BTHA and TRA write Boris Johnson open letter calling for toy retailers to be deemed essential

Published on: 18th November 2020

With England well into its second week of lockdown, anger continues to grow among specialist independent toy retailers forced to shutter during peak season. 

Andrew Laughton, chairman of the British Toy and Hobby Association, and Alan Simpson, chairman of the Toy Retailers Association, have joined forced to write an impassioned open letter to the UK Prime Minister, Boris Johnson, asking him to add toy retailers to the essential retail list. The move would allow hundreds of specialist independent toy stores, which have been forced to close their doors during what would ordinarily be some of the most lucrative weeks of the year, to reopen their doors and welcome back customers eager to support their local shops this Christmas.

As it stands, lockdown guidelines will keep these stores closed until 2nd December, leading to fears of a rush on shops and untenable demands on couriers and logistics companies.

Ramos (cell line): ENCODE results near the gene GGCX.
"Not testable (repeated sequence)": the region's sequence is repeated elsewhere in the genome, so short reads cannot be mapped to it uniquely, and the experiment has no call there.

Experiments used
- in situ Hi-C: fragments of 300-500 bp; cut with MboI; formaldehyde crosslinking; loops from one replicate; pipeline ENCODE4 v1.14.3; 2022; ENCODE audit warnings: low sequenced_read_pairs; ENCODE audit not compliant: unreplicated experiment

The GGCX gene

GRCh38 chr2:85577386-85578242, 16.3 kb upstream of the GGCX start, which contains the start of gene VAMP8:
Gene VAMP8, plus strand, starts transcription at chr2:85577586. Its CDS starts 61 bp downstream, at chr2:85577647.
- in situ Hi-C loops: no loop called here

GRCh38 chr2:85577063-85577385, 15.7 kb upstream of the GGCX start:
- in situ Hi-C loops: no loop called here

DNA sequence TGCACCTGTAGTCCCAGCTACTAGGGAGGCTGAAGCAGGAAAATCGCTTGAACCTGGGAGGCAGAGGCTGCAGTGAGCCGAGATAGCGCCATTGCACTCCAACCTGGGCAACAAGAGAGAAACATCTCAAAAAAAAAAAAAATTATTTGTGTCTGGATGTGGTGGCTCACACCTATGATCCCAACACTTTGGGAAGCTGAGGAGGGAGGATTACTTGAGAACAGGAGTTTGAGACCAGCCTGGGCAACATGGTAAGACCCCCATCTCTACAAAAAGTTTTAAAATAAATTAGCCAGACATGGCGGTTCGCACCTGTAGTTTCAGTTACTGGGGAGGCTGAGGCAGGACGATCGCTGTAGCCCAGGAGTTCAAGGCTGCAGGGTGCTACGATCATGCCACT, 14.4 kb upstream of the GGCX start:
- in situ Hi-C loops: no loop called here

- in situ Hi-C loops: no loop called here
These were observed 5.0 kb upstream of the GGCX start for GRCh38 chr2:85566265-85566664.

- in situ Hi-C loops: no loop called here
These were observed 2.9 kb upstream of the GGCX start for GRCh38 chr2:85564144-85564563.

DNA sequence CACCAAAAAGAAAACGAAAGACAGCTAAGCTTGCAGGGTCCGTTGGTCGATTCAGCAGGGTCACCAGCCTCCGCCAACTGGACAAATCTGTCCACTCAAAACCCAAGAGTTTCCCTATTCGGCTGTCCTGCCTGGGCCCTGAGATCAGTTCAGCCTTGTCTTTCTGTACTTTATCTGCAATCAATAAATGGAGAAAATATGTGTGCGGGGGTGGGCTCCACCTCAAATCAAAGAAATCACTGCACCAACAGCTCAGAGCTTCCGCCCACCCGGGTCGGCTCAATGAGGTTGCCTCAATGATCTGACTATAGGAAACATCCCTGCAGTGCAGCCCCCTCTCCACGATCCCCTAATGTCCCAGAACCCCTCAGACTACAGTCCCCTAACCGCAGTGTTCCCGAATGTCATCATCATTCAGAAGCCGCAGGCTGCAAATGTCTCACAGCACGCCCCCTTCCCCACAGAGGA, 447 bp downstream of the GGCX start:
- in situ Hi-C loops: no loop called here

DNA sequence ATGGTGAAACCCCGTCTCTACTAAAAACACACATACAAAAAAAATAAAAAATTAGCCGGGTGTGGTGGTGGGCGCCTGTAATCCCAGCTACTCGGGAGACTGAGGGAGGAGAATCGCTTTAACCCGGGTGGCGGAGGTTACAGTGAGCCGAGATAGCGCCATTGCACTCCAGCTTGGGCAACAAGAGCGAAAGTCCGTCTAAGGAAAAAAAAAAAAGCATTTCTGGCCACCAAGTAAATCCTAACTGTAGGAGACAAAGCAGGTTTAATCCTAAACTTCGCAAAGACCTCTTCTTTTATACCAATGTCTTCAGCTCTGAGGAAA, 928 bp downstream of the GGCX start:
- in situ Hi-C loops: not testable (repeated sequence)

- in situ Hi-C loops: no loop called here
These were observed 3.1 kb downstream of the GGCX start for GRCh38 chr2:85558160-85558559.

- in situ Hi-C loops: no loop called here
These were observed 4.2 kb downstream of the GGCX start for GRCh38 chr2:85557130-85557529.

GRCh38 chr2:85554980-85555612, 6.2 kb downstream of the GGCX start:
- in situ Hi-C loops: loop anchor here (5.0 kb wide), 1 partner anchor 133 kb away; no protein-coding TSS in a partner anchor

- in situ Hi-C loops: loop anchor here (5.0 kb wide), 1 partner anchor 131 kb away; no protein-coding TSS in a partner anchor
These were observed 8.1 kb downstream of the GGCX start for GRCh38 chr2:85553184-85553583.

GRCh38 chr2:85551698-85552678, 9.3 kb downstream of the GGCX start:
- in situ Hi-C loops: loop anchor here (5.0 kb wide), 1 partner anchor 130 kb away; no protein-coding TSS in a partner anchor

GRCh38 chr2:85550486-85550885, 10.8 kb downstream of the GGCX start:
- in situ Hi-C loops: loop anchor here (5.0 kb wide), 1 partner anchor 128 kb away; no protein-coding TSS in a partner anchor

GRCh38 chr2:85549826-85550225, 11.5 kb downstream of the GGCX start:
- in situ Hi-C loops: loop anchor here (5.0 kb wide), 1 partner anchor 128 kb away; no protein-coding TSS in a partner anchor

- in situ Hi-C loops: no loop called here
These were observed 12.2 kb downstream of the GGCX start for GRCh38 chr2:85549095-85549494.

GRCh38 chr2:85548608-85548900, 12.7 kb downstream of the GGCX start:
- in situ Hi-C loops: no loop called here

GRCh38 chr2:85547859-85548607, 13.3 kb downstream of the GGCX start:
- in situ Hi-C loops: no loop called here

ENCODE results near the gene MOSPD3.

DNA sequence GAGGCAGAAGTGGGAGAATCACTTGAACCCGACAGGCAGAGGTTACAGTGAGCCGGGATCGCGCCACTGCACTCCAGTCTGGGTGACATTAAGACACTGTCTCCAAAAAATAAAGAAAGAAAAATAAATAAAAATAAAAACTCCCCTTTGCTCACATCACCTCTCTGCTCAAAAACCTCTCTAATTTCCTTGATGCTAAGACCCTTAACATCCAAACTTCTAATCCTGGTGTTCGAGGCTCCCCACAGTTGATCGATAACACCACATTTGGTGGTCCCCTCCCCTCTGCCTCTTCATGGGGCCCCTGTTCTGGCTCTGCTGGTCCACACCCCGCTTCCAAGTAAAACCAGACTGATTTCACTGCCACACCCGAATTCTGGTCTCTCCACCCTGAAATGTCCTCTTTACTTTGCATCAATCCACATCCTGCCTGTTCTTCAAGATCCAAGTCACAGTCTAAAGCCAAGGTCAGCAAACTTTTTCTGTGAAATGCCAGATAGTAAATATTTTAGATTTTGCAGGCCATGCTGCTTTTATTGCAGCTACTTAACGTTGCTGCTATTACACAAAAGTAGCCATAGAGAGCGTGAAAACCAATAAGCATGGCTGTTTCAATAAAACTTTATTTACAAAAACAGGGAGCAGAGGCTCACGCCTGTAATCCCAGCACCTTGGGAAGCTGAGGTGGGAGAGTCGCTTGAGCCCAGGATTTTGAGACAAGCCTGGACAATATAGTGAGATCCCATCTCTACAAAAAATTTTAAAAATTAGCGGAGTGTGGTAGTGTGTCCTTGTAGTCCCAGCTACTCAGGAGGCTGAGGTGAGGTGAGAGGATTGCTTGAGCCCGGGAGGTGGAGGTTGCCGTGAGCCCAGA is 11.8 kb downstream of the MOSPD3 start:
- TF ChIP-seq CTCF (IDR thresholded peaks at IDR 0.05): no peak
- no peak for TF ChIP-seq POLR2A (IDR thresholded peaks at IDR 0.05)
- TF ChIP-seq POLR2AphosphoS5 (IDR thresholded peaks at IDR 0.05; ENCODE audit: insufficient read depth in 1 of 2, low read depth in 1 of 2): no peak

The letter reads as follows:

“Dear Prime Minister,

We are writing as Chairmen of the British Toy & Hobby Association (BTHA) and the Toy Retailers Association (TRA), to call for toy retail to be added to the essential retail list. Toys are essential tools of play that contribute to child development and learning and have been essential to families this year during lockdown, keeping children entertained, keeping them active, maintaining positive mental health and underpinning the morale of families around the country.

Now, we are entering the season when toys are more essential than ever. Christmas is synonymous with toys under the tree. Toys and games bring joy and entertainment to children and they are important in creating moments that bond and unify families during the festive period. We all have fond memories of the excitement of opening presents and getting the toy we asked for on Christmas morning from Santa. 2020 hasn’t provided many opportunities to make happy memories and you have the power to make sure children get that chance this Christmas. Please don’t allow Covid to steal Christmas from children and families across the country.